WordPress Queries Reviewed

WordPress database queries have been put under scanner by Domas Mituzas. Very casually he looks at the possible optimizations in MySQL (database used by WordPress) queries for a single page view. Probably more optimizations are possible when other complicated activities are considered.

Even though a casual look, he makes some very hard-hitting points. Here are the highlights:

There are multiple lessons here:

  • No need to put options in database when you can have it serialized on the disk.
  • No need to put bulk RSS feed data together with lots of small options – use other table for that.
  • Here again, even if putting bulk data together, use indexes for getting proper subset. Anyway, above points are somewhat more important

Anyway, major issues:

  • Do not use DISTINCT or GROUP BY if you do not have to.
  • Use indexes for sorting, row selection and offset retrieval. Create multiple indexes.
  • Avoid putting bulk data together with metadata.
  • Count and save. Reuse.

Even though applied to WordPress, these suggestions would apply to any good database design. One very important point I like is not to put the bulk data together with metadata. The metadata (usually, data about data) can be queried more frequently as compared to the actual data. Logically, the metadata can be used as a factor whether bulk data is required to be retrieved or not. This can save substantial amount of processing time.

As a wishlist I will add that maybe WordPress should upgrade to MySQL 5.0 and use stored procedures.

I think more such reviews are required as they can substantially improve the product, eventually benefiting all of us. Ryan Boren has acknowledged this and has said that some of the suggestions have been implemented and some are being tracked. I think some redesign of the database will be required to optimize it.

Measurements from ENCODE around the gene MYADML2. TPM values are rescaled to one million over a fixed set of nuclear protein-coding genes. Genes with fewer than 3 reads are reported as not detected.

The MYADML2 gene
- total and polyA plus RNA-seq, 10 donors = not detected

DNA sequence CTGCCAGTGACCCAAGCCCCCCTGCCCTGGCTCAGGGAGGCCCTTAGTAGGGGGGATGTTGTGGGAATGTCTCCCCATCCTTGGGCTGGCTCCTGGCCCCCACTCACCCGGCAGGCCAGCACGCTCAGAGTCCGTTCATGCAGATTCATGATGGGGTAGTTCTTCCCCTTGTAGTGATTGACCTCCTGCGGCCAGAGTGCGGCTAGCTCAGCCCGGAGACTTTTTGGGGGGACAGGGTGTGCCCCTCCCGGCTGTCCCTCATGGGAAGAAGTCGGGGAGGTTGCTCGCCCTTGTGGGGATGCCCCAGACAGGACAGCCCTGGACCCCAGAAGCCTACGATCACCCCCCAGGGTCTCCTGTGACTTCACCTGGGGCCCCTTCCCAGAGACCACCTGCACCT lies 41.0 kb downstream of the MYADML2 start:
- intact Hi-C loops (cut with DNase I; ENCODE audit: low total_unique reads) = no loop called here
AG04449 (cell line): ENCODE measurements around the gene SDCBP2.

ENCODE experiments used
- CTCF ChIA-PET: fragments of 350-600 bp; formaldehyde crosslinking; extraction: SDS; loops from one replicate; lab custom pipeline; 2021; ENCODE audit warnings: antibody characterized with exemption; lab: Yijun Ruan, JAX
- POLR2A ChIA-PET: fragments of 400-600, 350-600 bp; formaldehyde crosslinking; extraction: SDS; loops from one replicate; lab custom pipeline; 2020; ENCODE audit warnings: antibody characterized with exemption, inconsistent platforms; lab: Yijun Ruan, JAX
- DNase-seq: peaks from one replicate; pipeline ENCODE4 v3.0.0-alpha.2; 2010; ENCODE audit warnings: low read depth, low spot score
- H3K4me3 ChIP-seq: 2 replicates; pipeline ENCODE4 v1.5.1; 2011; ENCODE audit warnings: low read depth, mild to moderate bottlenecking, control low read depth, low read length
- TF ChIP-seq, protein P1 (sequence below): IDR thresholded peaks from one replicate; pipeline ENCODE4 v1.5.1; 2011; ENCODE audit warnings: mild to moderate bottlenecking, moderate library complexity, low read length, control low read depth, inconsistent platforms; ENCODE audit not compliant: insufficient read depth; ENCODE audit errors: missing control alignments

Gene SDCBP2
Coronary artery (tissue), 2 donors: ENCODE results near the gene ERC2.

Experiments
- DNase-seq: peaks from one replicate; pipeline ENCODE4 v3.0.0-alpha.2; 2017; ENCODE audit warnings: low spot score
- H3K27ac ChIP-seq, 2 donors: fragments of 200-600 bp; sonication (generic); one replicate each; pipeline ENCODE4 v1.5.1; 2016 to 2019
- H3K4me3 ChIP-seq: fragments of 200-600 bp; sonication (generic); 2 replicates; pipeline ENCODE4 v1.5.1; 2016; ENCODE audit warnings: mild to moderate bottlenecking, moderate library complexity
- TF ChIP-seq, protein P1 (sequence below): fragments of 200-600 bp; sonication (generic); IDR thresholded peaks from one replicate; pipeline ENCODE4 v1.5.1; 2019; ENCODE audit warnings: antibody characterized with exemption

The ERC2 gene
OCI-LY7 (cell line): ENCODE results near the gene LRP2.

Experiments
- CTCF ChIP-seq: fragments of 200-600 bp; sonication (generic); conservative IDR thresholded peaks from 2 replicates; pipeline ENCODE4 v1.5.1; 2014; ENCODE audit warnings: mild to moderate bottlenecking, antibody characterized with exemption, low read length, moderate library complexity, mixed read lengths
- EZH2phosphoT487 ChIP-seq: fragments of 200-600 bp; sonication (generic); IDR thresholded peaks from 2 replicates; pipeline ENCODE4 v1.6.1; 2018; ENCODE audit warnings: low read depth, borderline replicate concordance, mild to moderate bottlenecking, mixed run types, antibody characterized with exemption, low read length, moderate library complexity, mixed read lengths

Update

Matt has specified in the comments that lot of the suggestions are already implemented in WordPress 2.0.

Having said this, WordPress already has pretty good performance. As written earlier, Sitescore gives good marks to performance which is all because of WordPress. But more enhancements are not harmful :-), considering WordPress is being used in innovative ways all around.

Earlier, I have reviewed WordPress from a Content Management System (CMS) perspective. I have registered one more rant about the user interface for writing.

Finally, I think there is a benefit of open source that we see here. Open source approach makes so much talent available!

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Copyright Abhijit Nadgouda.

3 Responses to “WordPress Queries Reviewed”

  1. Matt Says:

    Note that his analysis was against 1.5, a lot was already fixed in 2.0. He came by the dev channel and we went through a lot of the optimizations he suggested, some worked and some didn’t, but the ones that did are already in trunk and give a 10-20% improvement in performance. I think Domas is a great example of what’s beautiful about Open Source — the most brilliant people on any given topic can contribute to a project by intelligently and politely voicing their concerns and have the core codebase respond within a week.

  2. donncha’s blog » Links For Friday, April 7, 2006 Says:

    […] Abhijit Nadgouda @ iface » Blog Archive » WordPress Queries Reviewed […]

  3. Abhijit Nadgouda Says:

    Thanks for the clarification Matt, I have updated the post to reflect this.


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